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Dora Schwartz, et al v. Victory Security Agency

July 25, 2011

DORA SCHWARTZ, ET AL., PLAINTIFFS,
v.
VICTORY SECURITY AGENCY, LP,
DEFENDANT.



The opinion of the court was delivered by: Arthur J. Schwab United States District Judge

ELECTRONICALLY FILED

MEMORANDUM ORDER RE: DEFENDANT'S MOTION TO DISMISS (Doc. No. 6)

I.Introduction

Presently before this Court is Defendant‟s Renewed Motion to Dismiss Plaintiffs‟ Complaint.*fn1 Doc. No. 22. The Court has reviewed Plaintiffs‟ Amended Complaint (Doc. No. 20), Defendant‟s Renewed Motion to Dismiss (Doc. No. 22) and Brief in Support Thereof (Doc. No. 23), and Plaintiffs‟ Brief in Opposition to Defendant‟s Renewed Motion to Dismiss (Doc. No. 24). For the reasons that follow, Defendant‟s Renewed Motion to Dismiss will be denied.

II.Factual Background

Under Rule 12(b)(6) of the Federal Rules of Civil Procedure, at this stage the Court accepts all of the factual allegations in the Amended Complaint as true and all reasonable inferences are drawn in Plaintiffs‟ favor. See Fowler v. UPMC Shadyside, 578 F.3d 203, 210 (3d Cir. 2009). Therefore, the facts of the case are as follows:

Plaintiffs and the Class members were or are currently employees of Defendant. Doc. No. 20 ¶¶ 5-6. Throughout the relevant time period, Defendant expected Plaintiffs "to be available to work before commencement of their shift, during their promised meal break and after completion of their assigned shift for work-related tasks." Id. at ¶ 17. Plaintiffs performed pre-shift work including: receiving pass down instructions, checking equipment, reviewing post orders, collecting schedules, meeting with supervisors, guarding, monitoring, patrolling, inspecting, and surveying. Id. at ¶¶ 10(a), 19. Plaintiffs regularly performed post-shift work that included: preparing logs and event reports, collecting schedules, meeting with supervisors and providing pass down instructions. Id. at ¶¶ 10(b), 29.

Such work was undertaken by Plaintiffs for approximately 15-30 minutes of pre-shift work each day and 15 minutes to two hours of post-shift work per week. Id. at ¶¶ 26, 36. Defendant knew that such work was regularly performed because it was performed "on Defendant‟s premises, in plain sight, and at their managers‟ request." Id. at ¶ 33. Defendant‟s agents also "regularly encouraged, instructed, suffered and permitted" such work to be undertaken. Id. at ¶¶ 22, 32. The work routinely went unrecorded because Defendant typically required Plaintiffs and Class members to arrive at work before their scheduled shift start time, and then suffered or permitted them to perform pre-shift work on an off-the-clock basis before signing in for the day and required post-shift work to be performed after their scheduled shift ended. Id. at ¶¶ 21, 31. Defendant failed to implement rules or procedures to prohibit pre-and post-shift work being performed and did not ensure that the Plaintiffs and Class members were properly paid for pre-shift and post-shift work. Id. at ¶¶ 24, 34.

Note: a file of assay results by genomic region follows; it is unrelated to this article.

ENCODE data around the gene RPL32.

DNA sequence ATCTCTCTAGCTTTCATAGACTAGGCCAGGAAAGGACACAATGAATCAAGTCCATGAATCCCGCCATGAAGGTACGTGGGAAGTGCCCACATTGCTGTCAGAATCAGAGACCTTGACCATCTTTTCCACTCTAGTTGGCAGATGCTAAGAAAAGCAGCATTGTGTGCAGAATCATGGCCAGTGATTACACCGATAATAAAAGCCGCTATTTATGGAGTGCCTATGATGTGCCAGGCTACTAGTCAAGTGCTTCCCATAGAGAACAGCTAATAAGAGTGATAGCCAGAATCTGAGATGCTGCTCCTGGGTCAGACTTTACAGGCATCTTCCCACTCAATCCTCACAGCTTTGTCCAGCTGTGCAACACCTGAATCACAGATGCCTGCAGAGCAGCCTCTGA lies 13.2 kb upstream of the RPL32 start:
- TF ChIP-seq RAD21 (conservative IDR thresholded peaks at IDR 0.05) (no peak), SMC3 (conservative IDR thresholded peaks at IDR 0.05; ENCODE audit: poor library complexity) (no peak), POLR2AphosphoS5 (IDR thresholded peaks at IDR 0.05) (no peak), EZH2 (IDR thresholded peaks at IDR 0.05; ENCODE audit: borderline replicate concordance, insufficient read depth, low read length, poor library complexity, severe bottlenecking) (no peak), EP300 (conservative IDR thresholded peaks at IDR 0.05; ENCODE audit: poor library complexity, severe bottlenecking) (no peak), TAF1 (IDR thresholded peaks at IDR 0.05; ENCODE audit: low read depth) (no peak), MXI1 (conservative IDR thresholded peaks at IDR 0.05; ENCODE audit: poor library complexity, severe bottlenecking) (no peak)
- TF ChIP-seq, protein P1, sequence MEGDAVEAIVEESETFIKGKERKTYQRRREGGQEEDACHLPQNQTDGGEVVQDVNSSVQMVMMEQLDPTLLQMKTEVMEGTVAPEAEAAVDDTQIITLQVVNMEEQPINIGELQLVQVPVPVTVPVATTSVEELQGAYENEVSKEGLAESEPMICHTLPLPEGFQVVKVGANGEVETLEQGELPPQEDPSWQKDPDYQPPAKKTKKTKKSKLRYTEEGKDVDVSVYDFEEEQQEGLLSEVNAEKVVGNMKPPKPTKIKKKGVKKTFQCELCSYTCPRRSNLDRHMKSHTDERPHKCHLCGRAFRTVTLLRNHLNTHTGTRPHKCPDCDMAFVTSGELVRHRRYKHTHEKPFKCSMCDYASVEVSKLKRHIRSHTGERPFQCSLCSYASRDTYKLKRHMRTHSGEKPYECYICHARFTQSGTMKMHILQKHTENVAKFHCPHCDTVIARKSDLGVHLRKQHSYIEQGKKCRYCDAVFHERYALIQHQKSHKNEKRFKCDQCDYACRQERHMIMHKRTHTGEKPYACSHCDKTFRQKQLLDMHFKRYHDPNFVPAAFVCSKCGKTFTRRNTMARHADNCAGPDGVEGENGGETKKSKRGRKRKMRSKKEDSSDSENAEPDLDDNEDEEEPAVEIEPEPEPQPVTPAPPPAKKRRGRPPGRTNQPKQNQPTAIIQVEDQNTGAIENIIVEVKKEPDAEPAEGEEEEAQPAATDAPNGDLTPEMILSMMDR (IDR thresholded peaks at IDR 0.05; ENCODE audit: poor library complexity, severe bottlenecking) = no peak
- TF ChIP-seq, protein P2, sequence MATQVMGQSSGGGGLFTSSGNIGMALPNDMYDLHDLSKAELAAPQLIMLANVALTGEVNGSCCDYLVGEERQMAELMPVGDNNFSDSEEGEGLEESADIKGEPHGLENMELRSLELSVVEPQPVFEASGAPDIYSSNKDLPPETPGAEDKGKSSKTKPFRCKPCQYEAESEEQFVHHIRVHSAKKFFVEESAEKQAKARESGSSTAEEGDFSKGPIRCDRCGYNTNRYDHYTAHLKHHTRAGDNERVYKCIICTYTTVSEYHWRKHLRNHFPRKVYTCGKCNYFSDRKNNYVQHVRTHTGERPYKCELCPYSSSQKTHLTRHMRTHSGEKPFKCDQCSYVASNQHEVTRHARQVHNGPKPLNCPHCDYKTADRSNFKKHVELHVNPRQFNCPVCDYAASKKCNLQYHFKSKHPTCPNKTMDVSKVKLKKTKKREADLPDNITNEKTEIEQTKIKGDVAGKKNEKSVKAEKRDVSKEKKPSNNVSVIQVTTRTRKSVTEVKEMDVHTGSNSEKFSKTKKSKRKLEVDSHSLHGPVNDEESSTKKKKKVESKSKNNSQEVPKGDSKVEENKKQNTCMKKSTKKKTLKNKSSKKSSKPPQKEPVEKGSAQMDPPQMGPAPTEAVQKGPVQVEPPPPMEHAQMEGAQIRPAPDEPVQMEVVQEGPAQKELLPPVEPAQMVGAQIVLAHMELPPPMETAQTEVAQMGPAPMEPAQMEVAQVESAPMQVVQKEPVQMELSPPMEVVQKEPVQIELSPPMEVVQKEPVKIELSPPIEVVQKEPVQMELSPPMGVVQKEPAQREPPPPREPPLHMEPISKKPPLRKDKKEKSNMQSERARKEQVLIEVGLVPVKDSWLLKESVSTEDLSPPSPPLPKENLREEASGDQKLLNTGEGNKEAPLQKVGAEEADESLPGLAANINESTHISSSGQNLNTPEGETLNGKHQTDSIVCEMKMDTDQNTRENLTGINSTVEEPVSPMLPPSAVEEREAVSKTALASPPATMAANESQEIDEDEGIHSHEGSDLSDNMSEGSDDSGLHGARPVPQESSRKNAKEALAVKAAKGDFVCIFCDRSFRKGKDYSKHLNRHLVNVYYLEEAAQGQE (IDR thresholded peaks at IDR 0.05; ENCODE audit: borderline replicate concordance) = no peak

Plaintiffs and class members have been harmed because they have been deprived of wages owed for work they performed and "from which Defendant derived a direct and substantial benefit." Doc. No. 20, ¶¶ 18, 37.

III.Legal Standard

In considering a Rule 12(b)(6) motion, federal courts require notice pleading, as opposed to the heightened standard of fact pleading. Federal Rule of Civil Procedure 8(a)(2) requires only ""a short and plain statement of the claim showing that the pleader is entitled to relief,‟ in order to "give the defendant fair notice of what the . . . claim is and the grounds on which it rests.‟" Bell Atlantic Corp. v. Twombly, 550 U.S. 554, 555 (2007) (quoting Conley v. Gibson, 355 U.S. 41, 47 (1957)).

Building upon the landmark United States Supreme Court decisions in Twombly, 550 U.S. 554 and Ashcroft v. Iqbal, 129 S.Ct. 1937, 1947 (2009), the United States Court of Appeals for the Third Circuit, recently explained that a District Court must take three steps to determine the sufficiency of a complaint:

First, the court must "tak[e] note of the elements a plaintiff must plead to state a claim." Ashcroft v. Iqbal, 129 S.Ct. 1937, 1947 (2009). Second, the court should identify allegations that, "because they are no more than conclusions, are not entitled to the assumption of truth.‟ Id. at 1950. Third, "whe[n] there are well-pleaded factual allegations, a court should assume their veracity and then determine whether they plausibly give rise to an entitlement for relief.‟ Id. This means that our inquiry is normally broken into three parts: (1) identifying the elements of the claim, (2) reviewing the complaint to strike conclusory allegations, and ...


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